Hareth Al Bustani | August 8, 2013
This Ramadan, I’ve spoken to charities, fundraisers and volunteers working across the country. Mainly, I’ve reported on events that focus on helping labourers, from Adopt-a-Camps’ iftar care packages to free eye tests on Zayed Day for Humanitarian Works. It’s been refreshing to see so much humanitarian work being done for so many, by so many, and in such a short space of time. And it’s been a testiment to the generous nature of much of the UAE’s population; who more often than not attribute this, at least in part, to the humanitarian legacy of founding President Sheikh Zayed.
With much international news dominated by war and sorrow, such brief moments of selflessness are neccessary reminders of our species’ remarkable capacity for altruism.
Obviously it’s noble that for a whole month, the conversation revolves around the less fortunate – but the holy month is, by nature, only a month long.
It is important to remember that those in need during the holy month will still be in need after Eid Al Fitr.
Those with a charitable spirit, and a strong sense of empathy, know iftar handouts are hardly aimed at setting labourers up for life. They are about showing the poor that society hasn’t forgotten about them, that we care, and the momentary warmth that brings.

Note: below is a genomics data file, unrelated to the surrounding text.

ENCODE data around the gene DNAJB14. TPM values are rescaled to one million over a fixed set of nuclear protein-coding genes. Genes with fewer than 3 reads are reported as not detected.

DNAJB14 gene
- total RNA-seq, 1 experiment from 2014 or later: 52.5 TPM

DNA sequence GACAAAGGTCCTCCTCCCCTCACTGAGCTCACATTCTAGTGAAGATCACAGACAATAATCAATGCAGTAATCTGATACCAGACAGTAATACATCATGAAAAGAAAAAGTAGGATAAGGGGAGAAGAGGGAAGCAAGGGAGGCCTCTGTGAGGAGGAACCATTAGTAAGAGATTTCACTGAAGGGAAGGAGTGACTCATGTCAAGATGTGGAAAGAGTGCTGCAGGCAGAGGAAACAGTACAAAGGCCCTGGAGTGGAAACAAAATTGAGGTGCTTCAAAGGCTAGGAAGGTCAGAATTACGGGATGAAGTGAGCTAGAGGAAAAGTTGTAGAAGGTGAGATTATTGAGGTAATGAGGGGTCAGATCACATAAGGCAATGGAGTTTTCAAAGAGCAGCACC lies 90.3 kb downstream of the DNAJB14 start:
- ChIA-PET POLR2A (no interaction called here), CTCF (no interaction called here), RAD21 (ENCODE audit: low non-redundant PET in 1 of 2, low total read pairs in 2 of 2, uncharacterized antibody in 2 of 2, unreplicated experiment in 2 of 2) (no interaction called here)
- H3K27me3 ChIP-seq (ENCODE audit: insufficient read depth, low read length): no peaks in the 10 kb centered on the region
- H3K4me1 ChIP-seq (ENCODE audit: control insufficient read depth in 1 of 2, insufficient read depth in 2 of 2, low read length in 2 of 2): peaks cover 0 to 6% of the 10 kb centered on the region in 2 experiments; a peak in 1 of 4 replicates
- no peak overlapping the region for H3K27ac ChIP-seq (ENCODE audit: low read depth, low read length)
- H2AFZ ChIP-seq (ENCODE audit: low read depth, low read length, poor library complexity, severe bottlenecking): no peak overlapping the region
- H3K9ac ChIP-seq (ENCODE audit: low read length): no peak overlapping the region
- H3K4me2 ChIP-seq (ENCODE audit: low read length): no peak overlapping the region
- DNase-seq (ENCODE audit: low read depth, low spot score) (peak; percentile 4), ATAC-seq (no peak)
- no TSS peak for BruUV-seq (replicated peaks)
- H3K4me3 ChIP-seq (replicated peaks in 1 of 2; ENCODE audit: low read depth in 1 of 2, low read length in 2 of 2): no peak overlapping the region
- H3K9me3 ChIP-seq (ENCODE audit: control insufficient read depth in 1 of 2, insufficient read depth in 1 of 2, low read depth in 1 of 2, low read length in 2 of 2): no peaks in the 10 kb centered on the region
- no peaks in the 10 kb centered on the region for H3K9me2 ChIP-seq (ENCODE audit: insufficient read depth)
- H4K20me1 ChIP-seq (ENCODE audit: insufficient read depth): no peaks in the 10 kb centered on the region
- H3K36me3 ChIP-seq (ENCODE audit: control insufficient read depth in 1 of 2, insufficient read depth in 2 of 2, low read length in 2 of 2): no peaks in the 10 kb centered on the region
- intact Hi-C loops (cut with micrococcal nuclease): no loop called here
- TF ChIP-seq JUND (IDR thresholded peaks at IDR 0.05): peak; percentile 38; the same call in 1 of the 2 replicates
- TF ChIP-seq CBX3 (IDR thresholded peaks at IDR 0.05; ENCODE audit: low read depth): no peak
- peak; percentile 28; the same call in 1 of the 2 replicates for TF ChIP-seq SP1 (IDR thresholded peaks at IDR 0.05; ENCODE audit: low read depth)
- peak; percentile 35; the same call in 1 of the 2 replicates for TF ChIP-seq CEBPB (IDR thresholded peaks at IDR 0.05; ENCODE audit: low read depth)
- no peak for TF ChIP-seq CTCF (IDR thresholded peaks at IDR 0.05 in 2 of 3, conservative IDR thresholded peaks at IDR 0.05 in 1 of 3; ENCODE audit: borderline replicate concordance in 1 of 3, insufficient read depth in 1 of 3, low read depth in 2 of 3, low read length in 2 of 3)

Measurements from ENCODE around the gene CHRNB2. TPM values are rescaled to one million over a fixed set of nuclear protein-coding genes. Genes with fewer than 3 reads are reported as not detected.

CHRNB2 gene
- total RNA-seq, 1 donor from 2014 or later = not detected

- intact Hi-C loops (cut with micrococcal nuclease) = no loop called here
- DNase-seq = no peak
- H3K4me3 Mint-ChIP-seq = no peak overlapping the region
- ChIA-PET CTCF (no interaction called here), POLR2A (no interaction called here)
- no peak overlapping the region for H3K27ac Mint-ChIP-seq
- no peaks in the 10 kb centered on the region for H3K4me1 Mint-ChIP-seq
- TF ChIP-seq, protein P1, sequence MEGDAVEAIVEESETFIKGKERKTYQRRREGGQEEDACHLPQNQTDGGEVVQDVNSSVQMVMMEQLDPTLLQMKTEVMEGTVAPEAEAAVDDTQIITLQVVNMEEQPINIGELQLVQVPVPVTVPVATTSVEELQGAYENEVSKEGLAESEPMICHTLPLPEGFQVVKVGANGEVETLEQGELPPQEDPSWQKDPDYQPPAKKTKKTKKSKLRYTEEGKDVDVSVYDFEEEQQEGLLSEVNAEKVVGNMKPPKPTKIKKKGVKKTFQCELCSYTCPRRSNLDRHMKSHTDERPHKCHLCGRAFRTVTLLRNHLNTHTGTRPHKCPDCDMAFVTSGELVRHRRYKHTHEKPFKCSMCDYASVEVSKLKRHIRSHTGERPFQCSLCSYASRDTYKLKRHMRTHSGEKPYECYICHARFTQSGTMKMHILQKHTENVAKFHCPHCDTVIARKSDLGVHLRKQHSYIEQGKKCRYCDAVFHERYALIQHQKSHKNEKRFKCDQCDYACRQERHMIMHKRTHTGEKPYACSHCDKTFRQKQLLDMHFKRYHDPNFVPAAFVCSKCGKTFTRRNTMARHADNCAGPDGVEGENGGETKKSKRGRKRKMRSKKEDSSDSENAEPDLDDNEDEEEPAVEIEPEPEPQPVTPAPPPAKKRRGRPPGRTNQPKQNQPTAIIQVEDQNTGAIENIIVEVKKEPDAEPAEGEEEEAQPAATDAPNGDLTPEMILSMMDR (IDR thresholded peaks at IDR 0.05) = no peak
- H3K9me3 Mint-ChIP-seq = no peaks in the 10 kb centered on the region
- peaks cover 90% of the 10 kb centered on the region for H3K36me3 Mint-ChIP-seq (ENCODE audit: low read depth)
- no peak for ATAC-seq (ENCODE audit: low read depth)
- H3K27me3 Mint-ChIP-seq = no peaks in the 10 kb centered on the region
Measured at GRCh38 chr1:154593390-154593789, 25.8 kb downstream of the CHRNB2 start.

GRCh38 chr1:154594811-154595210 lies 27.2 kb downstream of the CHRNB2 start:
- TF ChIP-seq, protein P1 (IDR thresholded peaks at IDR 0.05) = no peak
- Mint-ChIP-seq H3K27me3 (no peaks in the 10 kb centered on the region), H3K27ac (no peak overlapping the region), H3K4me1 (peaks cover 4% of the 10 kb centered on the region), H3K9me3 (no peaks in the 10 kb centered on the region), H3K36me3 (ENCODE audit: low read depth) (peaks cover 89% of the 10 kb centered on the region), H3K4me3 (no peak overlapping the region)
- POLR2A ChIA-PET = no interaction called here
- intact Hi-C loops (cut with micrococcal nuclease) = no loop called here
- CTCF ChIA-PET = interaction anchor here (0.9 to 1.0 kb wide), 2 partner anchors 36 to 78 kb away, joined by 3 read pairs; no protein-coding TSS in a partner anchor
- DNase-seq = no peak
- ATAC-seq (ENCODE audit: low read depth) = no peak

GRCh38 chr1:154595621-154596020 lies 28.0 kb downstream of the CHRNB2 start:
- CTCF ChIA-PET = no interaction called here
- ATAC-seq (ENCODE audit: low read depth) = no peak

Of course, I do not mean to imply that those who help the needy in Ramadan exclusively are of an egoist persuasion, or hypocrites. It’s hard to find the time to give. It’s hard to scrape together enough money to spare. And it’s far too easy to forget those without a voice. I’m the first to admit I consistently do far too little throughout the year.
But surely – if one is only generous to the needy within Ramadan because its required of them, then does this generosity not become disengenuous; and self-defeating? Perhaps not, but I feel the duty to be kind is an unconditional, universal one; not a limited edition tradition.
For those who cannot afford to donate, or spare the time; at least hold the less fortunate in your thoughts. And for those that can – there are many in the country that would appreciate the help, and even more outside.
If you have noble intentions but don’t know where to start, check out Dubai Cares (http://www.dubaicares.ae/en); the Red Crescent Authority (http://www.rcuae.ae/); Adopt-a-Camp (http://www.adoptacamp.ae/); Dar el Bar Society (http://www.daralber.ae/arabic/Pages/default.aspx); Volunteer in UAE (http://www.volunteerinuae.com/); UAE Cancer Foundation (http://www.cancer.ae/); Dubai Centre for Special Needs (http://www.dcsneeds.ae/); Gulf for Good (http://www.gulf4good.org/en).
Unfortunately, there won’t be any shortage of hungry mouths or sick children needing blood come Eid.
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Links: Zayed Day for Humanitarian Works: http://www.thenational.ae/news/uae-news/remembering-zayed-uae-rulers-praise-legacy-of-founding-father